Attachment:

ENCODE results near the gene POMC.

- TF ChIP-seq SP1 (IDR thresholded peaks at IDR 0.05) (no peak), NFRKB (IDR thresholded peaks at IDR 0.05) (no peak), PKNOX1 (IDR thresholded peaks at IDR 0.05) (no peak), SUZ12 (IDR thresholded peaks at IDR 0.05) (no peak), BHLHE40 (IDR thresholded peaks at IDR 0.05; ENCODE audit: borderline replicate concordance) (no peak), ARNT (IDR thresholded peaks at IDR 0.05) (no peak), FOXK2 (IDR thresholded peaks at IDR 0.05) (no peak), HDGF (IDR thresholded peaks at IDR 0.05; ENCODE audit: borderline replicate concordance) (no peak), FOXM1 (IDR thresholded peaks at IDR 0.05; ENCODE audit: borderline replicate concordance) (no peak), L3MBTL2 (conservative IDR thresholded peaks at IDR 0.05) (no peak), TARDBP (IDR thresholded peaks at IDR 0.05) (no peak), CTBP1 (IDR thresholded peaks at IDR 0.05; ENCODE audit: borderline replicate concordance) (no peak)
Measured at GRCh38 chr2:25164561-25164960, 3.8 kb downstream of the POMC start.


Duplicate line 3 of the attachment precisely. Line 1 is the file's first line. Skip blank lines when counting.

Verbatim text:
Measured at GRCh38 chr2:25164561-25164960, 3.8 kb downstream of the POMC start.